After visiting the house (no photographs, please...), we had a tour of the grounds with a volunteer gardener, a gentleman in a rustic straw hat and well-worn gardening clothes. We learned about the apple orchard that had been there when Bronson Alcott took over the property, and the many vegetables he planted to help keep his family fed. The place is covered in wildflowers and weeds nowadays but it's beautiful. And some very small apple trees were recently planted in the same area where Bronson had his. They are the same antique varieties that were common around Concord in the late 19th century.
Here is a view of the house from a patch of goldenrod and other wildflowers:
Bronson Alcott painted the house this dark color so it would blend in with its surroundings. I think it's much more distinctive than the typical, white New England house.
The front door offers a cheerful, welcoming contrast to the house's sober exterior.
While we were learning about the apple orchards, I was distracted by this romantic-looking gentleman reading on a bench on the property. Engrossed in his book, he reminded me of Emerson, Thoreau, Alcott, Hawthorne, and the other philosophers and writers who lived in the neighborhood and probably sat around reading and writing under Concord's trees on fair autumn days.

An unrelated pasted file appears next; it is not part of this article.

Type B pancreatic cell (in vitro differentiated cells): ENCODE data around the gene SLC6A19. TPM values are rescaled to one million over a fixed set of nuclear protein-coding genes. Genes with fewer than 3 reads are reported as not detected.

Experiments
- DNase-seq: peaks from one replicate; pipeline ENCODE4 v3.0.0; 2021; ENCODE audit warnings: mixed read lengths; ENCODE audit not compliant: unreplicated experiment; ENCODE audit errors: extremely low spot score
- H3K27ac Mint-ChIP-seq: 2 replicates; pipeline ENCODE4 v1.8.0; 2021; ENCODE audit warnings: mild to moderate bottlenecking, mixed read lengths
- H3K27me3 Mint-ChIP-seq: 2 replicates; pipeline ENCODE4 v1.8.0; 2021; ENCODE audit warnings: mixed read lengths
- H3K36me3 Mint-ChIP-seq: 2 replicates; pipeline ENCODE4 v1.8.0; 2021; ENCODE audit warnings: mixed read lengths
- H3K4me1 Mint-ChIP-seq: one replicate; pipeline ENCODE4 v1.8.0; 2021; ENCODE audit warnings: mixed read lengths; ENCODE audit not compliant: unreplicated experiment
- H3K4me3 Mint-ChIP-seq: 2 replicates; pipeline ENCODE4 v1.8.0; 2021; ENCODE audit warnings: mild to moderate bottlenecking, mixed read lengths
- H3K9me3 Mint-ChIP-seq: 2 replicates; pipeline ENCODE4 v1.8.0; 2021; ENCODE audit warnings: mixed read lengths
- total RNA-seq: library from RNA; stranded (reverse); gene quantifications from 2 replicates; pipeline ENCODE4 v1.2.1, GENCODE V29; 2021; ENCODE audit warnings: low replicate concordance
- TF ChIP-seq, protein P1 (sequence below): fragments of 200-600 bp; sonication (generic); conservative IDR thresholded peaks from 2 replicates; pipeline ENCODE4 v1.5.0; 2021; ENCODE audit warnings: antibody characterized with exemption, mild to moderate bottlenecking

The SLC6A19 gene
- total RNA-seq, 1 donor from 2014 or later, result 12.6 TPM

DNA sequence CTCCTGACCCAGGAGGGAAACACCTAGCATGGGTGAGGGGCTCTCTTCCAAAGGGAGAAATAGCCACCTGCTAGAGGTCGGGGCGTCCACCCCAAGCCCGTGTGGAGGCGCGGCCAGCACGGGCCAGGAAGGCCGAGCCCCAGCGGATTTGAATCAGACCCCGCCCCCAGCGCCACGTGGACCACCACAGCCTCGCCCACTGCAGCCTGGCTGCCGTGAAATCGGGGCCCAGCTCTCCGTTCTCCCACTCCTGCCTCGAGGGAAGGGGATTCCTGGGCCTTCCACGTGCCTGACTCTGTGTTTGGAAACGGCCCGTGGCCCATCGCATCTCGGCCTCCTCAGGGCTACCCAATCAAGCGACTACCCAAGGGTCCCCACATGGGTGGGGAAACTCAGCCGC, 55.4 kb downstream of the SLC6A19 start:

The gardener reminded us about the passage in Little Women that describes the four little gardens each girl tended, and how their servant, Hannah said she could tell which patch belonged to which sister:
I'd know which each of them gardings belonged to, ef I see 'em in Chiny.This garden might have been Meg's — she had fragrant flowers like heliotrope and myrtle in hers, and a little orange tree:
After I accidentally poisoned myself at lunch, I did a little shopping and walking in town. It was one of those perfect September days, but Concord lends itself to picture-postcard views almost anytime: